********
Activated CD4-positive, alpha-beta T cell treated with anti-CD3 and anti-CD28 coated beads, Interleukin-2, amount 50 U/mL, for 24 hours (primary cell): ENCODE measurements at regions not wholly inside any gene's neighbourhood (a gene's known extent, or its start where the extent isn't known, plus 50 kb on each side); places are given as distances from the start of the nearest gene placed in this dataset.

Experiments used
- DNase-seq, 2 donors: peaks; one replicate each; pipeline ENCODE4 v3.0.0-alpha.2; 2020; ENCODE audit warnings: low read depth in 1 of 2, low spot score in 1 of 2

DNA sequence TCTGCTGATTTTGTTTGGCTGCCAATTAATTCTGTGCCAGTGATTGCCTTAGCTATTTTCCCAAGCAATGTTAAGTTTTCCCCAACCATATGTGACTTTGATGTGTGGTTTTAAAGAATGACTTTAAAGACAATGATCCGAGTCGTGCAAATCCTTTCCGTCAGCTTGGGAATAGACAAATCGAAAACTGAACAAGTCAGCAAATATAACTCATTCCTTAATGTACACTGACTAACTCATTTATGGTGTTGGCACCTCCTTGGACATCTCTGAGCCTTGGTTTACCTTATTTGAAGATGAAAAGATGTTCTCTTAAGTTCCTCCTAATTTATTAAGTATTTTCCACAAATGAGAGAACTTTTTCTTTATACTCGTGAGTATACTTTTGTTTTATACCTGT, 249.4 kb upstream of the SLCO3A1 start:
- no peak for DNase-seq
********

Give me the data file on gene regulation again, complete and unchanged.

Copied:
Activated CD4-positive, alpha-beta T cell treated with anti-CD3 and anti-CD28 coated beads, Interleukin-2, amount 50 U/mL, for 24 hours (primary cell): ENCODE measurements at regions not wholly inside any gene's neighbourhood (a gene's known extent, or its start where the extent isn't known, plus 50 kb on each side); places are given as distances from the start of the nearest gene placed in this dataset.

Experiments used
- DNase-seq, 2 donors: peaks; one replicate each; pipeline ENCODE4 v3.0.0-alpha.2; 2020; ENCODE audit warnings: low read depth in 1 of 2, low spot score in 1 of 2

DNA sequence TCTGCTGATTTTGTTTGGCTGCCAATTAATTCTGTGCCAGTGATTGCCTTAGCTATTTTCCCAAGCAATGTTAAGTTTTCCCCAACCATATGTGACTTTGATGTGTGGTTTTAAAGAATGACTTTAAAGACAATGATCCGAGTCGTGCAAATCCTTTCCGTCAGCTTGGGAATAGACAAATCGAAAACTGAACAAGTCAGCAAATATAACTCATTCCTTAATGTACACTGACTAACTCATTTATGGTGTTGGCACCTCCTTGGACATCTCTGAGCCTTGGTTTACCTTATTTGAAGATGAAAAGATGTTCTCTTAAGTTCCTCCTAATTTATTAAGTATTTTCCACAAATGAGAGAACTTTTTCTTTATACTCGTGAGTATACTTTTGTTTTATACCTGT, 249.4 kb upstream of the SLCO3A1 start:
- no peak for DNase-seq